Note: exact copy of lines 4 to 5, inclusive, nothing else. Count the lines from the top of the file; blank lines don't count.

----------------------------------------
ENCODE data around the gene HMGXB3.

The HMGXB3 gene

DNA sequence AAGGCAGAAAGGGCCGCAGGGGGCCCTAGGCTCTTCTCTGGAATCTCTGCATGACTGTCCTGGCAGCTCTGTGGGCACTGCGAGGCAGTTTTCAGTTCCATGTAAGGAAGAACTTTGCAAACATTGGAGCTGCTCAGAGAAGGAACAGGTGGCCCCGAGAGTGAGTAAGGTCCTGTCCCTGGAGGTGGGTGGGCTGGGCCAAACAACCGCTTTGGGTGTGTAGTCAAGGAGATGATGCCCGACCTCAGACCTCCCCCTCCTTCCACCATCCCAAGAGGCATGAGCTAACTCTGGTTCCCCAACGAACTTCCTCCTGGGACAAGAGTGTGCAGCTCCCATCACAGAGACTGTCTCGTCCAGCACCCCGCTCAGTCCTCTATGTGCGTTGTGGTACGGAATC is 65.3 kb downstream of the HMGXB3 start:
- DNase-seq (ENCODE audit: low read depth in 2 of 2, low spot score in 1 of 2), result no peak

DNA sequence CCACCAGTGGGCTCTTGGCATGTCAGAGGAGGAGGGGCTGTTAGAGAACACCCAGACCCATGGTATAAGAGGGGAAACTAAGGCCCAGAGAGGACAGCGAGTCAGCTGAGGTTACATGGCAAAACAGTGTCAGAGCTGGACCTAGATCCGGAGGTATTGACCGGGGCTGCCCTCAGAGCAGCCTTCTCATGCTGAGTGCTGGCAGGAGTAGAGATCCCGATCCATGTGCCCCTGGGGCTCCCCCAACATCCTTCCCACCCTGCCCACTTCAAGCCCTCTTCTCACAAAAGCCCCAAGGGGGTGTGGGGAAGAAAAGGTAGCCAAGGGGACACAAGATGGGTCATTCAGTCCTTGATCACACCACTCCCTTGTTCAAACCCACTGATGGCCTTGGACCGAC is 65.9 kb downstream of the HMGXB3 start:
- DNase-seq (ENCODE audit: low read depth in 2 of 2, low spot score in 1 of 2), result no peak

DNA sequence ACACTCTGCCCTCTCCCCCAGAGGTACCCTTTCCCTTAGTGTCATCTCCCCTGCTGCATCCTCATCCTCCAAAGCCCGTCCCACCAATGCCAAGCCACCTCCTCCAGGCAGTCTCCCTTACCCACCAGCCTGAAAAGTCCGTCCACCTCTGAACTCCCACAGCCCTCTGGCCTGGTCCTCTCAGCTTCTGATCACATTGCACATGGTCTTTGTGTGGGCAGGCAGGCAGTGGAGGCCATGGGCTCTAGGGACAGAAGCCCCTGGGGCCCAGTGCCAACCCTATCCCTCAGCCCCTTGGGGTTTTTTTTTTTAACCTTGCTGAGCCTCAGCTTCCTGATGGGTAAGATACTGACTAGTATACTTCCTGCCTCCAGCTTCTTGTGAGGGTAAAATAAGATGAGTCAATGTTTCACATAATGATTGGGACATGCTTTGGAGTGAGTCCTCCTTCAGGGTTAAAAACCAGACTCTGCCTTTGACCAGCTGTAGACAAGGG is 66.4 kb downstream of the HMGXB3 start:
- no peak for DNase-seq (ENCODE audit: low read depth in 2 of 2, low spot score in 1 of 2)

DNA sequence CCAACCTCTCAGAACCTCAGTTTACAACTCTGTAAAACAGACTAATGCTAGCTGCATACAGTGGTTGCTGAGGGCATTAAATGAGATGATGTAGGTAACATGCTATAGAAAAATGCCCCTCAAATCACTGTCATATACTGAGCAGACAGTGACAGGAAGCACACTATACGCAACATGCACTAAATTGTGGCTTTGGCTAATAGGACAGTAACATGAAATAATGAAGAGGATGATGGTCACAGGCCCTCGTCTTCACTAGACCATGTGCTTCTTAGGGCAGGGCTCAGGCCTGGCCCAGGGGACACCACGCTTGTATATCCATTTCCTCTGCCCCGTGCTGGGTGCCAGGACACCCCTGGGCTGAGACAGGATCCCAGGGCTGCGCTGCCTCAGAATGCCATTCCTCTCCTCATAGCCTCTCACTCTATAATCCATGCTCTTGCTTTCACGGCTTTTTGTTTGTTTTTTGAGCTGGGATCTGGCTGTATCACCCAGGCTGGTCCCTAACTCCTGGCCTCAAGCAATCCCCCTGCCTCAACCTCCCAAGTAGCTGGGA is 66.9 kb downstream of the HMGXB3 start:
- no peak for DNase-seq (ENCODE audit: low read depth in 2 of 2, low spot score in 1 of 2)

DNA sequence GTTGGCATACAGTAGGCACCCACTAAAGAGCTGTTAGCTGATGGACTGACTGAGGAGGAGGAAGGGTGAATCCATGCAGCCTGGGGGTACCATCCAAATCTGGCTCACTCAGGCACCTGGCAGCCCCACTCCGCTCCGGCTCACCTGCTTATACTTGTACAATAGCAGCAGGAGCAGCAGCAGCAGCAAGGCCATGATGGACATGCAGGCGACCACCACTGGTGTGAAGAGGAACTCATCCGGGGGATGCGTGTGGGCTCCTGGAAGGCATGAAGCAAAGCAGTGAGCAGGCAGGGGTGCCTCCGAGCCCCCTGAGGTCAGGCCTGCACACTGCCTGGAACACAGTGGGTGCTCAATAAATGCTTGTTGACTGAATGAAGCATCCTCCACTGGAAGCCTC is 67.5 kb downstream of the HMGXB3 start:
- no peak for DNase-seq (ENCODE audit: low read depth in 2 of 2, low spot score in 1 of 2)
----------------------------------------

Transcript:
- DNase-seq (ENCODE audit: low read depth in 2 of 2, low spot score in 1 of 2), result no peak

DNA sequence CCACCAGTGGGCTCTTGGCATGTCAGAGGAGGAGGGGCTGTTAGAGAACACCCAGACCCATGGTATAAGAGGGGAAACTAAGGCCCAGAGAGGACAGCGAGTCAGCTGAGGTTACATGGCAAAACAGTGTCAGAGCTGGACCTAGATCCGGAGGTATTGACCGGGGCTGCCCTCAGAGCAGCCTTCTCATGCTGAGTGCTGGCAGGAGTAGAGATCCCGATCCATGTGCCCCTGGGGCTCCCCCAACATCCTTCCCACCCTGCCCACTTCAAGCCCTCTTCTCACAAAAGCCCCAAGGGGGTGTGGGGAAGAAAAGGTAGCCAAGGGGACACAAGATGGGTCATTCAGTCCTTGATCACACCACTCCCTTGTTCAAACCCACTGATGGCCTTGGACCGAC is 65.9 kb downstream of the HMGXB3 start: